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Iran’s Opposition Courts Workers

Posted by Zand-Bon on Apr 30th, 2010 and filed under INTERNATIONAL NEWS FOCUS, News. You can follow any responses to this entry through the RSS 2.0. You can leave a response or trackback to this entry

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By Chip Cummins


April 30, 2010

Iran’s opposition leaders, struggling to reignite their movement after the government quashed street protests earlier this year, reached out Thursday to workers and the economically disaffected before international Labor Day commemorations this weekend.

The appeal, made through a series of statements posted on opposition Web sites, is the latest effort to broaden the so-called Green Movement’s support inside Iran by criticizing the economic policies of President Mahmoud Ahmadinejad.

After Mr. Ahmadinejad won June 2009 presidential elections, opposition candidates and their supporters took to the streets for months of sporadic, often-violent protests. Early this year, the government put an end to those gatherings with a show of force, and organized pro-government counterrallies.

Shortly after, opposition leaders changed tack and started criticizing Mr. Ahmadinejad’s economic record in a bid to win over labor groups and Iran’s struggling middle class. So far, the opposition has stopped short of calling for labor actions, such as strikes.

“They’ve recognized they need to recruit labor movements, teachers’ unions and the working class,” says Karim Sadjadpour, an Iran expert at the Carnegie Endowment for International Peace.

Iran’s political opposition over the years has often been seen as drawn mostly from the better-educated elite, out of touch with the working class.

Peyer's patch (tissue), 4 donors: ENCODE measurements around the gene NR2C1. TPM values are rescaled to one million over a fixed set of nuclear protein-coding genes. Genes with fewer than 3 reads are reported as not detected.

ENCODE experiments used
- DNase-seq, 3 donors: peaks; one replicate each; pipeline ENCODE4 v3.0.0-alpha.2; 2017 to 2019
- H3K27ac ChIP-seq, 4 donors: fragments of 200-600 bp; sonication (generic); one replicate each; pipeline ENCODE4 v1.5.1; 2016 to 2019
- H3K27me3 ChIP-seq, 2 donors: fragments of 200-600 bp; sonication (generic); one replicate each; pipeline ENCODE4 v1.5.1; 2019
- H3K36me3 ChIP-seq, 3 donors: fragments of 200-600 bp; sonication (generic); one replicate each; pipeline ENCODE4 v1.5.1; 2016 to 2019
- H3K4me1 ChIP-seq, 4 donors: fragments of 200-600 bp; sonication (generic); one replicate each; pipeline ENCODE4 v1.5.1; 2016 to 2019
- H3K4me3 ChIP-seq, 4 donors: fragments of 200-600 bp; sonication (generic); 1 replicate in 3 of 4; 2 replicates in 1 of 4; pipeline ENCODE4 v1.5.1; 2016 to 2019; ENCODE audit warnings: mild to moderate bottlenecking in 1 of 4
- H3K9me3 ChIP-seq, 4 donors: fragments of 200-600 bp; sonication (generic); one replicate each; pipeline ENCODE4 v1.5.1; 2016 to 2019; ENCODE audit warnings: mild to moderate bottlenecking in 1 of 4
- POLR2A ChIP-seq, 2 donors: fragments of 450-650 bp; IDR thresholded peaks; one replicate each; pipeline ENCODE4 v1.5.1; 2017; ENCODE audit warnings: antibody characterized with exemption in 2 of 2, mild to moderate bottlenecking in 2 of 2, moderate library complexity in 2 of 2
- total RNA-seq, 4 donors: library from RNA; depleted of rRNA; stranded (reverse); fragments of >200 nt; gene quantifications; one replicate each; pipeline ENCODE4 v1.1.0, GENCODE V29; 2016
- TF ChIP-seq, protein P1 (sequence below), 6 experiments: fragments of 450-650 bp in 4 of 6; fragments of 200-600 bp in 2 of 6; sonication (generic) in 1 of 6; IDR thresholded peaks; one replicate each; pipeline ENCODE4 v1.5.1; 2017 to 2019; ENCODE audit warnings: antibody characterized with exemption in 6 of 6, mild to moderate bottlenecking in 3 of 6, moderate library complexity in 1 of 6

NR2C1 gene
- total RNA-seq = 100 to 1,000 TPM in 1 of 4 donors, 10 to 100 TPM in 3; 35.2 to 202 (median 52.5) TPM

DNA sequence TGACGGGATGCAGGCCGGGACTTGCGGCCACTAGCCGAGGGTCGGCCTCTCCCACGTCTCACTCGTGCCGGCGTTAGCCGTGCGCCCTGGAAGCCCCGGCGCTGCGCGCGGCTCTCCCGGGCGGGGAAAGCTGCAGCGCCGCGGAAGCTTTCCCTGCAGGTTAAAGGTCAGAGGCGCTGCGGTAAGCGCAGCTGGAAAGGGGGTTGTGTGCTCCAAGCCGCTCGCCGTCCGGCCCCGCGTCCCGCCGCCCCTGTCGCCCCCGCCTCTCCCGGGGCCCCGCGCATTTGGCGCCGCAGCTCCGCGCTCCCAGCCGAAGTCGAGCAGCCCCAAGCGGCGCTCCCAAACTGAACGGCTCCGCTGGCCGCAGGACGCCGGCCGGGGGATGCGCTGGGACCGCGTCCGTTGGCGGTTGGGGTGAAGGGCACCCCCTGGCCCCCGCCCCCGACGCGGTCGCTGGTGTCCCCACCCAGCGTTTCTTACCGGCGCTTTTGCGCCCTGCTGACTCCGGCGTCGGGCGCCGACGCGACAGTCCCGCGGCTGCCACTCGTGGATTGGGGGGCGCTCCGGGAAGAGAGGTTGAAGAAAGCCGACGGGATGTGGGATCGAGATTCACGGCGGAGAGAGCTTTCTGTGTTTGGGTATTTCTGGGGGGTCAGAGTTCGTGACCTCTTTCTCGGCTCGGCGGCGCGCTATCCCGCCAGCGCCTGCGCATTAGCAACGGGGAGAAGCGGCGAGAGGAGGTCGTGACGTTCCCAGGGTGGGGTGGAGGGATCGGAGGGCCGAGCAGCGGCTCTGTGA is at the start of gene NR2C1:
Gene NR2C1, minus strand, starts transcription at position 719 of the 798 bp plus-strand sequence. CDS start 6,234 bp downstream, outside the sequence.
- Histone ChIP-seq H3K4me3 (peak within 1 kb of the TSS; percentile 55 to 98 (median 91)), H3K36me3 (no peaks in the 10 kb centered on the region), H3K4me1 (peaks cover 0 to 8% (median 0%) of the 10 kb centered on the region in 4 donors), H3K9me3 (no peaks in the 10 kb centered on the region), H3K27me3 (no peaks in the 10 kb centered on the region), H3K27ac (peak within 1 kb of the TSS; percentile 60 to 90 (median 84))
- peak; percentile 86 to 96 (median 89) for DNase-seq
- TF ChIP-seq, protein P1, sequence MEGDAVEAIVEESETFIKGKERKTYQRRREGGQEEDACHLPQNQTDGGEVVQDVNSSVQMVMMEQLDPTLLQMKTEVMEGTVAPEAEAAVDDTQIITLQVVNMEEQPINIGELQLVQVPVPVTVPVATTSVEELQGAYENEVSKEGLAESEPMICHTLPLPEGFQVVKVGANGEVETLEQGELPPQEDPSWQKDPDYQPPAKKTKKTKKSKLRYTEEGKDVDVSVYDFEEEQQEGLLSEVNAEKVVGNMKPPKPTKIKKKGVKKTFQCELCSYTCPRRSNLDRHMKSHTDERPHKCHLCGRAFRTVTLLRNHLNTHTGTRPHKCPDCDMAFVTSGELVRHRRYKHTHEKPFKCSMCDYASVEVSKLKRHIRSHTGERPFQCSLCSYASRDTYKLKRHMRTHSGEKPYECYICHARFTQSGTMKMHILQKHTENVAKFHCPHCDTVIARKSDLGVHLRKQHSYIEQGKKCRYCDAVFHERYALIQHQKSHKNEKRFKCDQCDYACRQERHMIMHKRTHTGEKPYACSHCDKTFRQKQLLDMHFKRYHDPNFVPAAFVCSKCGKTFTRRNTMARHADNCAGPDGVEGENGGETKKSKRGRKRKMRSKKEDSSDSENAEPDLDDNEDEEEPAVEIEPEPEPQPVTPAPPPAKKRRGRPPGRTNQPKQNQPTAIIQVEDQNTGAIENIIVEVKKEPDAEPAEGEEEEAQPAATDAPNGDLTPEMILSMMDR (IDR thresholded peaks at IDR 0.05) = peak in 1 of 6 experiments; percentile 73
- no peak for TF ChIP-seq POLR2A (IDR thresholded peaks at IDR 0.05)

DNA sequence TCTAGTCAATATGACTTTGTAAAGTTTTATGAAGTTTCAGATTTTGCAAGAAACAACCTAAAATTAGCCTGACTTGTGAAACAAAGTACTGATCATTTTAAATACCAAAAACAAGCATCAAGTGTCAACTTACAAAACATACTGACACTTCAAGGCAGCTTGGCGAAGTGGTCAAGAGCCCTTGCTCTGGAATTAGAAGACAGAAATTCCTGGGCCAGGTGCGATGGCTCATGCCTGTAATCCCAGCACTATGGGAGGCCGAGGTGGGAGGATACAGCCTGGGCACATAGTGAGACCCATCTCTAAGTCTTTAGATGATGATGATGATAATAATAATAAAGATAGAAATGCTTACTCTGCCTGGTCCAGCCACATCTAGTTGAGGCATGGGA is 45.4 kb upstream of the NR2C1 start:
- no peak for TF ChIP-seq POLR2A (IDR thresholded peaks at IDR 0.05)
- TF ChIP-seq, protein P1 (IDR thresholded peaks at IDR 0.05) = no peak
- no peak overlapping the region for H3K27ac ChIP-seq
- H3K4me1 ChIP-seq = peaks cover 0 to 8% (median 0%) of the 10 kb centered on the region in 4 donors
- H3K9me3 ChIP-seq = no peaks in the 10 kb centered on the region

Mr. Ahmadinejad has defended his economic policies as sound. On Thursday, he initiated his own appeal to the working class, opening a cement factory in Iran’s Sistan-Baluchistan province and calling on the country’s youth to “reconstruct” the country and resist international economic sanctions, according to the state-controlled IRNA news agency. While Iran is one of the world’s largest producers of crude oil, its state-dominated economy has long been plagued by high inflation, unemployment and underemployment.

Iranian and outside economists have criticized Mr. Ahmadinejad for contributing to the problem, in particular through populist programs such as state-sponsored, low-interest lending and big government spending.

International sanctions have exacerbated the pain, with many economists saying they have stoked prices. Recently, Mr. Ahmadinejad has championed radical subsidy overhauls, which critics—including many parliamentarians who otherwise support the president—warn will boost inflation even more.

All that has provided an opening for opposition leaders, eager to keep their political movement alive. On Thursday, Hossein Mir Mousavi, who lost to Mr. Ahmadinejad in the June polls, released a video message attacking the president’s economic stewardship ahead of this weekend’s Labor Day and Iran’s Teachers’ Day. He called on laborers and teachers to support his opposition Green Movement.

“Workers’ wage arrears … unemployment, factory and plants closure are increasing every day,” he said, adding later that the Green Movement “shows the way on how to defend and protect your rights,” according to a summary published on his Web site, Kaleme.

The Web site also reported Thursday that a group of political prisoners, rounded up in the unrest that followed June elections, would go on a hunger strike during the two days in a show of solidarity with Iran’s working class. Mr. Ahmadinejad’s “inefficient and repressive regime has caused the lower classes to be under a lot of economic pressure,” the statement read.

And on Wednesday, the opposition Web site, RaheSabz, posted what it described as a joint statement by 11 Iranian labor organizations, including the Tehran bus drivers’ union, demanding a series of concessions from the government, including abandoning support for the planned subsidy cuts. The statement couldn’t be independently verified with labor leaders.

In Washington on Thursday, Secretary of State Hillary Clinton, in a speech before a major Jewish organization, warned Iran and Syria against proliferating weapons that could threaten Israel’s security. She particularly warned Syrian President Bashar Assad against sharing long-range missiles with Lebanese militant groups, such as Hezbollah, that could threaten virtually all Israeli cities. “President Assad is making decisions that could mean war or peace for the region,” Mrs. Clinton said.

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